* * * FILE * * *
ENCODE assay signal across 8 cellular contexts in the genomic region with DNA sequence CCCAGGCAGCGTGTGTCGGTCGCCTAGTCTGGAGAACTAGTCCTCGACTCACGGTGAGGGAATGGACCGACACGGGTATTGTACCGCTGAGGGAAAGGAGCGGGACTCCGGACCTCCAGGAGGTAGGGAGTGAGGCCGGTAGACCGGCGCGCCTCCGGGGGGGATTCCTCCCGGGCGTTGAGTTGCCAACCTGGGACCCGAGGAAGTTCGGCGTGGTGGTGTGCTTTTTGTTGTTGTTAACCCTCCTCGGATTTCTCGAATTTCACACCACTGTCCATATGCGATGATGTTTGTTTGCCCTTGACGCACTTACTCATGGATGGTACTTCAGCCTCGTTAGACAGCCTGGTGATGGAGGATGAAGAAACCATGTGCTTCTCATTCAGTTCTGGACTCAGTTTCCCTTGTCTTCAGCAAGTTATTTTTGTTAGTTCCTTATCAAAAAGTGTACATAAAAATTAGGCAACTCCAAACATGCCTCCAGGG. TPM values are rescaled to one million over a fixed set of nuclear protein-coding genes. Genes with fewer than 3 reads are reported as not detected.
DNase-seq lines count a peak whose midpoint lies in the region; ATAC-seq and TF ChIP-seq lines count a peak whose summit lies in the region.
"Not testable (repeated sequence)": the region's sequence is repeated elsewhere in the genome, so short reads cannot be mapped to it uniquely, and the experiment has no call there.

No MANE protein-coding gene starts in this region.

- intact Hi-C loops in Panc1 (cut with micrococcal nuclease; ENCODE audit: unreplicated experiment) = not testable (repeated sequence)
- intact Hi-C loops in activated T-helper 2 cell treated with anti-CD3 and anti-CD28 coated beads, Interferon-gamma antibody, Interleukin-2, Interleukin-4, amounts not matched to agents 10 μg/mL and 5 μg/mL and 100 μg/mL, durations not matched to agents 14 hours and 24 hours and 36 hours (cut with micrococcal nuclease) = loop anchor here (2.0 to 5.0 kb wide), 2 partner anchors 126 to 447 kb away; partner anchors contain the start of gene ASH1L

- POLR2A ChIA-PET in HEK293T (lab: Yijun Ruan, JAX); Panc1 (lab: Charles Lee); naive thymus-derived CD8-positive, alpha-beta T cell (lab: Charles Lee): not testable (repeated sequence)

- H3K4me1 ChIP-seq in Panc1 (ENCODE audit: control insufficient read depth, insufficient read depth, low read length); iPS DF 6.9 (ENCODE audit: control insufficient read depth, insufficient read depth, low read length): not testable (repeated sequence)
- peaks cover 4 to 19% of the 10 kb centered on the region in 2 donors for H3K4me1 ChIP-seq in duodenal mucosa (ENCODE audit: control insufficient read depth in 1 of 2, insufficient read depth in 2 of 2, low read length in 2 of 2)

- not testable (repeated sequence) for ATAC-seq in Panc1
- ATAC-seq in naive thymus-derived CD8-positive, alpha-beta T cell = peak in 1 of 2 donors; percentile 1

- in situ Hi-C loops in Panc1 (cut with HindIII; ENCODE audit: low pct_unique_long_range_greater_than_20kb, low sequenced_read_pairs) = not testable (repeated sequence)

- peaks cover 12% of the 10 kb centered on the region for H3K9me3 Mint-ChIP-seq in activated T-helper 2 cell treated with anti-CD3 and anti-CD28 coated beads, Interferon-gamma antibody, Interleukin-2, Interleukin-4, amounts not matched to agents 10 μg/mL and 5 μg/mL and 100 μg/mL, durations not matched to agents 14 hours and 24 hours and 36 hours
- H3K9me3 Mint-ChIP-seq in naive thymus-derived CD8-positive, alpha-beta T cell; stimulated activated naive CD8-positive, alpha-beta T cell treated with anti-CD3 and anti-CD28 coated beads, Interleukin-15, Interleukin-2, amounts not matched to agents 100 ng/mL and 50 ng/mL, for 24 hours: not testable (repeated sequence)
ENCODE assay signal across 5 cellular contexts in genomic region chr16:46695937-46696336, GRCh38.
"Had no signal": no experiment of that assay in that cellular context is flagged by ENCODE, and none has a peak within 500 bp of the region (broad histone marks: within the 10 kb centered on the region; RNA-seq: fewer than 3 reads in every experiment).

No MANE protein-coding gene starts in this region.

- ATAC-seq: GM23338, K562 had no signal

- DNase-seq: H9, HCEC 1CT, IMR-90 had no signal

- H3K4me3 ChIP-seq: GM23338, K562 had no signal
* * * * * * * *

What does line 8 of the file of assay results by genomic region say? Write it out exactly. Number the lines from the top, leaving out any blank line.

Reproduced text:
- H3K4me1 ChIP-seq in Panc1 (ENCODE audit: control insufficient read depth, insufficient read depth, low read length); iPS DF 6.9 (ENCODE audit: control insufficient read depth, insufficient read depth, low read length): not testable (repeated sequence)